Weight Loss Clinic

Related Specialties

Bariatric Surgery

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About Us

We believe in treating obesity from an evidence-based medical perspective.

We are a multi-disciplinary team with the goal of putting the patient at the center of our care.  We know that a team approach is more likely to help patients be successful.  We are excited to help you in your weight loss journey and we truly care that you lose weight.

We begin with a thorough assessment, which is specific to you.  We evaluate your lifestyle and health. We review medications which might be contributing to your weight gain, and we may do blood work , such as checking thyroid function and blood sugar level. Then, we work with you to develop a plan to reduce your calorie intake and to increase your level of exercise, and we support you to help you stay with the plan.

We typically ask patients to come back to see us once a month.  During some of these monthly visits, you may meet with a dietitian to discuss your nutrient needs.  You may also meet with a doctor who can focus on stress management and mindful eating.  Other times, our nurse practitioner can make sure you stay on track with the healthy changes you are trying to make. We work with the surgical team when necessary. Learn more about our team.

General Recommendations

  • Eat at least 5 servings of vegetables a day.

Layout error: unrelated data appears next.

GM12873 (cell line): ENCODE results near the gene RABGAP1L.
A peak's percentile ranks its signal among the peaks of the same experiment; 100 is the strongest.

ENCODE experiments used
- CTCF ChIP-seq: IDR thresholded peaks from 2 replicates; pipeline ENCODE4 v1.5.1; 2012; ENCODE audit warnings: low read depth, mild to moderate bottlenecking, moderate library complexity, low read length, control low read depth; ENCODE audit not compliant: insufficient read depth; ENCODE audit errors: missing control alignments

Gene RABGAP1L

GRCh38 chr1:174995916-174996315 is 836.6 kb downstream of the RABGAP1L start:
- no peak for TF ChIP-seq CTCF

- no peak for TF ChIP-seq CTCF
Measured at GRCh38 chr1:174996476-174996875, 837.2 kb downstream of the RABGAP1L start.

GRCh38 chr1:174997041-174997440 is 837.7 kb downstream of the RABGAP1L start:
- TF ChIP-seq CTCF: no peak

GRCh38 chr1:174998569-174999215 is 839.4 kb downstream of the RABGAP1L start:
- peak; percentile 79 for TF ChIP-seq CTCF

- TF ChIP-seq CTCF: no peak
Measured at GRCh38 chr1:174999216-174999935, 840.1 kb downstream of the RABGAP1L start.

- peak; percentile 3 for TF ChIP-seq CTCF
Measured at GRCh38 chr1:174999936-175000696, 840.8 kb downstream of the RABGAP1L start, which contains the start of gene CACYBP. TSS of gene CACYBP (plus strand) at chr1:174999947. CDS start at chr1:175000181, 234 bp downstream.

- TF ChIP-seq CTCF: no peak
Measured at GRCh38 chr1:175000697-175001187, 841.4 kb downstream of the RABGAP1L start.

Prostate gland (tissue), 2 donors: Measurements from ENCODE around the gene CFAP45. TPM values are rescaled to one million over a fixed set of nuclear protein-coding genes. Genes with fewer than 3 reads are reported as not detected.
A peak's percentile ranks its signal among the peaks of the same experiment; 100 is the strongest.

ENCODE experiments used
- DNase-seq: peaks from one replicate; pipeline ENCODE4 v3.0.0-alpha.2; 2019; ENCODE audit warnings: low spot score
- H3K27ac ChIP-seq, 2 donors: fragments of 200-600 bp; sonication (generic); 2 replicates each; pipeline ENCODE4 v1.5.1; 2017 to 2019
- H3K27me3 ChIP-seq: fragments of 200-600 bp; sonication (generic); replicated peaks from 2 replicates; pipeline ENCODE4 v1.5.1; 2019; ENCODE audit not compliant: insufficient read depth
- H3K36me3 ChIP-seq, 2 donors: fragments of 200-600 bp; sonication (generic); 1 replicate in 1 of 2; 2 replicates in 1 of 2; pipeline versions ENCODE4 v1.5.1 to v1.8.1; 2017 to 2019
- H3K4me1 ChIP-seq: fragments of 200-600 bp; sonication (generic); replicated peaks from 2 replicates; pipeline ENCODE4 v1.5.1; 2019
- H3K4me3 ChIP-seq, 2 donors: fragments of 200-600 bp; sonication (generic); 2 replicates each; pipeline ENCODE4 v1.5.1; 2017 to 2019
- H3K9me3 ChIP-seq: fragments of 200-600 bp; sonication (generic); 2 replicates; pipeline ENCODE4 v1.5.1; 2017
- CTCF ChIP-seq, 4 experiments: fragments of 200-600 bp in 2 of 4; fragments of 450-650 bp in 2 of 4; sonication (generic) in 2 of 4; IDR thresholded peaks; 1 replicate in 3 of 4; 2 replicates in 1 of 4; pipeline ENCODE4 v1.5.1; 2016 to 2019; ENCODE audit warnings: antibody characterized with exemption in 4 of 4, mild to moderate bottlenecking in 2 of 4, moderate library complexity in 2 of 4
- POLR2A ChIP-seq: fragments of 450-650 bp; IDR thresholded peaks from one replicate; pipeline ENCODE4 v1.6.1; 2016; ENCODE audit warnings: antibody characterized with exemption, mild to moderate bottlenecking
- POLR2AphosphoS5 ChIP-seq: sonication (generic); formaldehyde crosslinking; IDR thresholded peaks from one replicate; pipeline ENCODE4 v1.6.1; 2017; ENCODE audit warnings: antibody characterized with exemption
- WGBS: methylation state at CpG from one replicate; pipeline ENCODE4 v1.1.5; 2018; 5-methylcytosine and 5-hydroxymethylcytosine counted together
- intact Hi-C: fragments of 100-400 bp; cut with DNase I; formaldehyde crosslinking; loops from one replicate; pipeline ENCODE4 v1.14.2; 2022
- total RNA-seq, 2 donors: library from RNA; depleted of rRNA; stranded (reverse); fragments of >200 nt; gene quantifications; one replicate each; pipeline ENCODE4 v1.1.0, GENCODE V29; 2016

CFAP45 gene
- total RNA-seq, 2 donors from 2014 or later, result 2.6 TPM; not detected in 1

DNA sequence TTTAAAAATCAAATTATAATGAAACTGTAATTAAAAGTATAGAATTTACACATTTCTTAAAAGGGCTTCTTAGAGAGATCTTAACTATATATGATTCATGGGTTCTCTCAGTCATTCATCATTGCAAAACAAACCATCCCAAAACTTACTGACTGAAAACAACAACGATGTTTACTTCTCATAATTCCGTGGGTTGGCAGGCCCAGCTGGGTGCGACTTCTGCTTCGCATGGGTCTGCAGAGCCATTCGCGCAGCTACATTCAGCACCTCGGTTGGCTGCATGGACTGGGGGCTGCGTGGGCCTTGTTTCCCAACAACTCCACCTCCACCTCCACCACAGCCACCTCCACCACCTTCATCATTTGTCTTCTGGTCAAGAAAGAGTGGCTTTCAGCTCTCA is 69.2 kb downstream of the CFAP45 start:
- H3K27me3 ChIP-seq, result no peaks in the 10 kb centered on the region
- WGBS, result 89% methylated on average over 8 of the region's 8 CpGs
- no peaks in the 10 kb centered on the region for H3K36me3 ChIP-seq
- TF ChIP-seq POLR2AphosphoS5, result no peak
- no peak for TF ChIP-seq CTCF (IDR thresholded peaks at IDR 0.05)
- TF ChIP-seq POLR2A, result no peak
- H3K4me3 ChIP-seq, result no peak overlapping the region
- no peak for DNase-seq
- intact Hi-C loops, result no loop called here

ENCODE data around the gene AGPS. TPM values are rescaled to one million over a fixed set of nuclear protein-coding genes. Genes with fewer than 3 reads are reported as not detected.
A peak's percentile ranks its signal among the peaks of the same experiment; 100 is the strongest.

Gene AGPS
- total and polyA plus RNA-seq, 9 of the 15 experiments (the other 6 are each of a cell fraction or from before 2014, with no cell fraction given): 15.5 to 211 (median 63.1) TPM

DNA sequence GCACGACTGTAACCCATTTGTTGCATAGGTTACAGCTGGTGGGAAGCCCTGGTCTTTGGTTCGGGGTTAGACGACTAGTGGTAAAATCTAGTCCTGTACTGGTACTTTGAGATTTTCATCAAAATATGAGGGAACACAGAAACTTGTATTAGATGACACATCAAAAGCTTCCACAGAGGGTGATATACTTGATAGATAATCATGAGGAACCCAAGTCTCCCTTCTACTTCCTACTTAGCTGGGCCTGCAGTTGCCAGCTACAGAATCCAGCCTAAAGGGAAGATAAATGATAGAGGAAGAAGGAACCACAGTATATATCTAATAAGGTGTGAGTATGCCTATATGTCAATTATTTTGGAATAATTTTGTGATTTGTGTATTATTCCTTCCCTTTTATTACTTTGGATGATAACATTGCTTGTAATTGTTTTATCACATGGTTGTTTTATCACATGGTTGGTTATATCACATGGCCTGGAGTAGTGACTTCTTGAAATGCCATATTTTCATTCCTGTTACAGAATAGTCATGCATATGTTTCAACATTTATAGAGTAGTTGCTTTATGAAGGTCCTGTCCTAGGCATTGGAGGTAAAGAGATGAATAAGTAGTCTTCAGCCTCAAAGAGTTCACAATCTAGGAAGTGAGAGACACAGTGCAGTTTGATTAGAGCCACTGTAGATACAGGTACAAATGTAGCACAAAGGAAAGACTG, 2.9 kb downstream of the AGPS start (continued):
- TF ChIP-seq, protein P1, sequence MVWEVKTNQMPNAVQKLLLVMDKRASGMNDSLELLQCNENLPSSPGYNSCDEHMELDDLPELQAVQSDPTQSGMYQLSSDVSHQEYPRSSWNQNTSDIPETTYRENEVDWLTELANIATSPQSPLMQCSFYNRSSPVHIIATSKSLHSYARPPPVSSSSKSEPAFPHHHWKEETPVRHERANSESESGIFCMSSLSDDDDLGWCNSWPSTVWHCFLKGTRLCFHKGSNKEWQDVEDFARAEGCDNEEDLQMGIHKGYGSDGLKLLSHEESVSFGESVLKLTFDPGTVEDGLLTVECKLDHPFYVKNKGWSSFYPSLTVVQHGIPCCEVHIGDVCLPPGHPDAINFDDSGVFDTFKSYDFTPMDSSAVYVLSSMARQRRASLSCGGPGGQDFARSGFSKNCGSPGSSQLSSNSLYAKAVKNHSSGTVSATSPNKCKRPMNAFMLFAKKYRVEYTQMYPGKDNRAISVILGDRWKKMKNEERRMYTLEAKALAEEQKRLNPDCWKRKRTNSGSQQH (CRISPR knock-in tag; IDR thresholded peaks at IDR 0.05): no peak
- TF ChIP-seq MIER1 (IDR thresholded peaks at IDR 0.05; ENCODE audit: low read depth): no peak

• Prepare as many meals at home as you can to control portion size and intake of processed foods.
  • Choose foods with whole grains instead of processed products with preservatives and additives.
  • Get between 7-8 hours of sleep a night.
  • Move more!

Obesity Defined

Obesity is defined as a body mass index (BMI) of more than 30 kg/m2.  This number is an estimate of your total body fat.  When it is too high, it can indicate you are at risk for various chronic medical conditions. A healthy body weight is defined as having a BMI of between 18 and 25 kg/m2; overweight is defined as having a BMI between 25 and 29.9 g/m2.  Obesity is when your BMI is greater than 30. 

Causes of Obesity

Your genes, metabolism, behavior, culture, environment and socio-economic factors each play a role in your fitness and body mass. When you take in more calories than your body burns for energy, you gain weight.

Health Effects of Obesity

Obesity is a medical problem at epidemic proportions, affecting one in three Americans.  Obesity is linked to heart disease, Type 2 diabetes, several cancers including cancer of the uterus, breast, ovaries, and colon, high blood pressure, high cholesterol, stroke, liver and gallbladder disease, sleep apnea and breathing problems, osteoarthritis,  some types of infertility, and abnormal menstrual periods.  You can decrease your risk of developing these problems if you lose 5 to 10 percent of your weight.

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